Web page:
By Hook or by Crook chronicles the tale of two unlikely friends who commit petty crimes as they search for a path to understanding themselves and the outside world. Silas Howard plays Shy (...
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By Hook or by Crook chronicles the tale of two unlikely friends who commit petty crimes as they search for a path to understanding themselves and the outside world. Silas Howard plays Shy (a transgender man), who leaves his small town after the death of his father, and heads to the big city to live a life of crime. Along the way, he encounters Valentine, a quirky adoptee, in search of his birth mother. An immediate kinship is sparked between these men and they become partners in crime. Suffering money troubles, emotional problems, and physical confrontations, the duo face their issues head on and learn to trust each other and support each other in pursuit of their goals. Written by
Did you ever hear about those monks, who just walk around real slow and careful, and they're careful about everything, and they don't step on any bugs, and the main thing is that they don't hurt or kill anything their whole lives?
What's your point?
Well... we're just hitting lots of bugs all the way along here.
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The film is "dedicated to Kovic." (Kris), who also plays the part of the "old man in park." See more »
A good and trusted friend asked me to watch this with her, and I am very glad she asked me and that I did. Now that's going to sound funny when I go on to say that I don't think this movie really works, but stay with me. And keep in mind I'm an essentially straight male watching a film geared almost exclusively to butch lesbians, so my opinion may seem worthless anyway.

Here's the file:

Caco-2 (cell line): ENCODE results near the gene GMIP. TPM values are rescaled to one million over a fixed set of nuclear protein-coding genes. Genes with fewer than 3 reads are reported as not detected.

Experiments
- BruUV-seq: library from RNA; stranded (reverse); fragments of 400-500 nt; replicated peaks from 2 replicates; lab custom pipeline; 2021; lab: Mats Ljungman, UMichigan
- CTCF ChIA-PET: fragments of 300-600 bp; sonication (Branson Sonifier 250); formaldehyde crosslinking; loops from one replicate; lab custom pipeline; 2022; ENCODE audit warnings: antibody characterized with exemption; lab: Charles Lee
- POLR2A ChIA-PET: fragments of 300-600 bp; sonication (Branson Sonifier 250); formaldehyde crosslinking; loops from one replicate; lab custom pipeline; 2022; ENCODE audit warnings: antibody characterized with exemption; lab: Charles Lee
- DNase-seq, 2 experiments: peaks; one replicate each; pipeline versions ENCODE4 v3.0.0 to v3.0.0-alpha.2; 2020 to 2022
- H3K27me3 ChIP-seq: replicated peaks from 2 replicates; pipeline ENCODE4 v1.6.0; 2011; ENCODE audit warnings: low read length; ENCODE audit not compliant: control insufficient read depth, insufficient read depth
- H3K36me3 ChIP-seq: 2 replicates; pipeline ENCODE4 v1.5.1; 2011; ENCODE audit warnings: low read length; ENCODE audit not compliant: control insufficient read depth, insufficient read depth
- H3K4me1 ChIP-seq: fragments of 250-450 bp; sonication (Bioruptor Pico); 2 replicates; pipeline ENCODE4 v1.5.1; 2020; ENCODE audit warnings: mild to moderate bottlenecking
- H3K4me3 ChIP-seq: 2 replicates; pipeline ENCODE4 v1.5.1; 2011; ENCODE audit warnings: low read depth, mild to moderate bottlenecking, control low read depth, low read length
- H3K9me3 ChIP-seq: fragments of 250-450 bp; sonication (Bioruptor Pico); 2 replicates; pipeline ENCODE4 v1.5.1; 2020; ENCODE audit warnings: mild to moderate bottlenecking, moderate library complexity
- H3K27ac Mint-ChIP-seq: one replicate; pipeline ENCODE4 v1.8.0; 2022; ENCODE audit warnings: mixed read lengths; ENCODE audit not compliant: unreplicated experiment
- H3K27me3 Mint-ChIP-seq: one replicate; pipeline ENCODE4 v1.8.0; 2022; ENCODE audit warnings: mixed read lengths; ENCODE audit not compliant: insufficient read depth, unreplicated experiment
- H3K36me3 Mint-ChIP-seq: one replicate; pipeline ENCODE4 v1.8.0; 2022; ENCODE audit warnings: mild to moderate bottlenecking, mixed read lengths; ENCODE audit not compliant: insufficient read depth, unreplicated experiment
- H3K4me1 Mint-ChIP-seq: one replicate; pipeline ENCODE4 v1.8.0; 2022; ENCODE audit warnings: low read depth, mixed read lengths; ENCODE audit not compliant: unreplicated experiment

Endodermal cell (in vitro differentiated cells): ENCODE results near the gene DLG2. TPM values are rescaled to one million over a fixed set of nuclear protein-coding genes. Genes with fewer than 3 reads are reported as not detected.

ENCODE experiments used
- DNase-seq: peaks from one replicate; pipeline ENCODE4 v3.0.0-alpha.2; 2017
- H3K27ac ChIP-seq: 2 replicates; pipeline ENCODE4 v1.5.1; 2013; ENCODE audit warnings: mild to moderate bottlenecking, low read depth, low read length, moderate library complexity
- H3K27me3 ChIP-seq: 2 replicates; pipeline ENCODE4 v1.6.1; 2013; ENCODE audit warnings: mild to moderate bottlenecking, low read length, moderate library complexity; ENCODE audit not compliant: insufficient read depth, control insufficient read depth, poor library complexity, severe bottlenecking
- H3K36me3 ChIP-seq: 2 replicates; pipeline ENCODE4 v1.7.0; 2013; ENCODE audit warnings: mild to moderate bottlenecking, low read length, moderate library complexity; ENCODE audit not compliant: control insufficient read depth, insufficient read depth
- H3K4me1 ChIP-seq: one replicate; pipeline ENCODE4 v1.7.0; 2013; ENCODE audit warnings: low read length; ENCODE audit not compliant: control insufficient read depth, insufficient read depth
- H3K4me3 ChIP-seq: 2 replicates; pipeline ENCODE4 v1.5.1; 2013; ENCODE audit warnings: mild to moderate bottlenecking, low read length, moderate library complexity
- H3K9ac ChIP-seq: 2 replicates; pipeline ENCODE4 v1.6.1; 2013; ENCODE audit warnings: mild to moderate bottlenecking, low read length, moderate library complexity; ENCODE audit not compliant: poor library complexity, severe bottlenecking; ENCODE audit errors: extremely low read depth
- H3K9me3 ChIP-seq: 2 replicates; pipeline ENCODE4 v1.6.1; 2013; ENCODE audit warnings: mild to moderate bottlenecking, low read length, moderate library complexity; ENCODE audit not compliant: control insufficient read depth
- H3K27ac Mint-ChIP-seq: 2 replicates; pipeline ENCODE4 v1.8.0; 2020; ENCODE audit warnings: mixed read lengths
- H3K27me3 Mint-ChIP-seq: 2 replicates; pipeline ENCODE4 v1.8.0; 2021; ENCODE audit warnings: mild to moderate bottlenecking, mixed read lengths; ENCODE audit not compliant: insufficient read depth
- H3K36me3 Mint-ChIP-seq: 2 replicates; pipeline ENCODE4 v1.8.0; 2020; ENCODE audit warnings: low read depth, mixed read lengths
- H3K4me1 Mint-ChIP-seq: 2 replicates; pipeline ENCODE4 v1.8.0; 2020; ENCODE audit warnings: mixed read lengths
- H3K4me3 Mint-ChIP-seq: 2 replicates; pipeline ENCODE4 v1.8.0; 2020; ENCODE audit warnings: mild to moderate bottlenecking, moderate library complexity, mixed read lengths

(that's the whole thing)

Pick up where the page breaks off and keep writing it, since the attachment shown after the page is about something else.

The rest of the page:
I'll start with the faults. It's crudely cut, paced too leisurely, and it's basically insular and a little too in love with itself; it's coasting on the charisma of it's lead characters to make up for the fact that there is little real meat to this movie. The story lines involving lost fathers and petty crime seem underdeveloped and tacked-on for the sake of having something, anything to drive what little plot there is.
But, the strengths begin front and center with Harry Dodge. You can't take your eyes off when Dodge is on screen, the presence is that magnetic. And the dialogue that's been created in tandem with partner Silas gets you interested in them. And yes, while I criticized the lack of solid ground for a story, the characters kept my interest throughout.
What I am saying here is that I felt a sizzle in the same manner that I felt when I saw the first works of Alison Maclean or Katja von Garnier, or what critics in the '50's felt watching the first Cassavettes or Godard. Like those early debuts, this film by itself is not accessible to a 'regular' audience, but the talent and potential is obvious and exciting, and as a viewer I become quite interested in seeing their next film. In fact, I think if I were a producer watching this, I would want to bankroll their next film the same way Mel Brooks took a gamble on David Lynch.
So yes, by my friend corralling me into watching this, I got to walk in on the ground floor of what should be an exciting film-making team. With the right balance of impulse and discipline, I think Silas Howard and Harry Dodge are going to create something big in the future.
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